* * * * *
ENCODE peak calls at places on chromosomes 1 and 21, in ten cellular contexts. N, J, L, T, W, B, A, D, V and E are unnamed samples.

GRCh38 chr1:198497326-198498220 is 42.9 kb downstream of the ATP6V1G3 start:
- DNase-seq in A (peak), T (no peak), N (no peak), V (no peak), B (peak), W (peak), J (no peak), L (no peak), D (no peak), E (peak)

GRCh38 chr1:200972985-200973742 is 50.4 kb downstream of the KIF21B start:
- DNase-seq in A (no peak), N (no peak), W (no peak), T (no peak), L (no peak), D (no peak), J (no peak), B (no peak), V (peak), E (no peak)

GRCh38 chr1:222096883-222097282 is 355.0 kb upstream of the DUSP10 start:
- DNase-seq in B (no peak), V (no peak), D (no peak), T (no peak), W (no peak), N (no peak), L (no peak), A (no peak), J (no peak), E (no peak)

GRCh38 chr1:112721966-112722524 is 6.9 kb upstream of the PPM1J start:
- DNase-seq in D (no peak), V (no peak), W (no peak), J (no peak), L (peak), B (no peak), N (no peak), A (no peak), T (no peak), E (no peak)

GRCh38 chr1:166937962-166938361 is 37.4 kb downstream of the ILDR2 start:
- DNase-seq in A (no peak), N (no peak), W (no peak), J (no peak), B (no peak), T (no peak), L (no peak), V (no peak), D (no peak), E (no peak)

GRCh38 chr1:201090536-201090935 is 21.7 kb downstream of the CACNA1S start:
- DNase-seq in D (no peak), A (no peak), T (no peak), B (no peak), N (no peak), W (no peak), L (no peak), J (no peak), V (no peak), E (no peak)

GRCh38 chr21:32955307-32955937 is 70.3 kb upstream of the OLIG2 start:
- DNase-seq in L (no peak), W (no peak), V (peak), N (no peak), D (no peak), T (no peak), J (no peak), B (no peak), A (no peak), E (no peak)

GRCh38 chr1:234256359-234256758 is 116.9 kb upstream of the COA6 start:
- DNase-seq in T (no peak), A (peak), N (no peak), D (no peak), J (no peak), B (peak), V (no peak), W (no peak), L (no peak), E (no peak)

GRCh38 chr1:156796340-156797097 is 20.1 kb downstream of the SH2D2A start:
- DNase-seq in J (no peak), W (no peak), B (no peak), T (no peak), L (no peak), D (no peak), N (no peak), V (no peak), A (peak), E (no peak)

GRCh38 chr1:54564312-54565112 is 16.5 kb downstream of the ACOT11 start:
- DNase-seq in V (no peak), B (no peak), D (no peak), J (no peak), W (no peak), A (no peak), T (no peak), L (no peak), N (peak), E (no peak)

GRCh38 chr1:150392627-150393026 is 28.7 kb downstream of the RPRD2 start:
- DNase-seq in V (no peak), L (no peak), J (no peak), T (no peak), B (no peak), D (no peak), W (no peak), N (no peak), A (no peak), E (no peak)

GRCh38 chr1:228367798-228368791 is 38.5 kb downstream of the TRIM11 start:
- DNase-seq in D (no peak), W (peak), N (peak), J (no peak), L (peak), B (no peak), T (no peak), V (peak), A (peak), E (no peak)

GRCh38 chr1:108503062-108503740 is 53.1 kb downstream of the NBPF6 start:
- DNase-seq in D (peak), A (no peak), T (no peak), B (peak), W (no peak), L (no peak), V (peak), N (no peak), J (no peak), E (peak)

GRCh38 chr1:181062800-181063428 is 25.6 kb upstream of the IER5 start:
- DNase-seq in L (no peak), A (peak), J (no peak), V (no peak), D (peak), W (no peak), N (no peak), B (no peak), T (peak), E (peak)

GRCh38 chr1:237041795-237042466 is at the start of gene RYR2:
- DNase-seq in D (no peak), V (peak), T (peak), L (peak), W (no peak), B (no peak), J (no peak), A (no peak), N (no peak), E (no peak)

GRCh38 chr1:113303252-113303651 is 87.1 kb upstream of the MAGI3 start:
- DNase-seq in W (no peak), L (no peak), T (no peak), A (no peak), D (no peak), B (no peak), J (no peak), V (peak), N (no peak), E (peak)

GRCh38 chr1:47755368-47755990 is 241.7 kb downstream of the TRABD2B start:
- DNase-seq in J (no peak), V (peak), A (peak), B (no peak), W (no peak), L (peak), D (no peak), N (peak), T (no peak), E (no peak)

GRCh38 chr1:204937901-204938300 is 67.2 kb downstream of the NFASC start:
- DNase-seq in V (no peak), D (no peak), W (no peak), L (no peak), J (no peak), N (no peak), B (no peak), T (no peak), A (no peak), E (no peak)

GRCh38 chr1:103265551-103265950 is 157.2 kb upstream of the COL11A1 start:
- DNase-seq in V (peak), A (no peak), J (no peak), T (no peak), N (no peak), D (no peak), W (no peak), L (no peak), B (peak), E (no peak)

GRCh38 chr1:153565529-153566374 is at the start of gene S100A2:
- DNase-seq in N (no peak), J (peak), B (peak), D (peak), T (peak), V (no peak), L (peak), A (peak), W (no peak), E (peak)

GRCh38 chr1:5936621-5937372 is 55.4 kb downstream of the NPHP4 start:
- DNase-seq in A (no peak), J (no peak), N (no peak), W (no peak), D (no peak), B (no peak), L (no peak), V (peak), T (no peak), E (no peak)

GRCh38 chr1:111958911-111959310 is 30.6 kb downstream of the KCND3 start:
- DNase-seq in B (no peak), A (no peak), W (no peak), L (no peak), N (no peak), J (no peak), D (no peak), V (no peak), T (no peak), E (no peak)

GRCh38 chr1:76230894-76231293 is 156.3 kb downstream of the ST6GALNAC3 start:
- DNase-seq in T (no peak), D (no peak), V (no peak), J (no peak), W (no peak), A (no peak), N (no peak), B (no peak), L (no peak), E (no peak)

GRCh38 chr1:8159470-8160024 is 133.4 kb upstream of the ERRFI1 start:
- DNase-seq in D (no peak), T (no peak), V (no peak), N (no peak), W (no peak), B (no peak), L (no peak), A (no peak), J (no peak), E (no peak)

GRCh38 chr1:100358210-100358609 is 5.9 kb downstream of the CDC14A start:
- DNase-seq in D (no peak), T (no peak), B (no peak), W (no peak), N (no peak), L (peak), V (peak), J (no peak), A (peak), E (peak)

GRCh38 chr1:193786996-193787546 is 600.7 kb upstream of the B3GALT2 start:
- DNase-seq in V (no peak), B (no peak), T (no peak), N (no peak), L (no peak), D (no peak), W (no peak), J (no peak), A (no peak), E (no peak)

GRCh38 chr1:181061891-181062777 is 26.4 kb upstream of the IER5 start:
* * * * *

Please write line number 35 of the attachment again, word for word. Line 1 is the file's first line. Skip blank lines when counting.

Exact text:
- DNase-seq in J (no peak), V (peak), A (peak), B (no peak), W (no peak), L (peak), D (no peak), N (peak), T (no peak), E (no peak)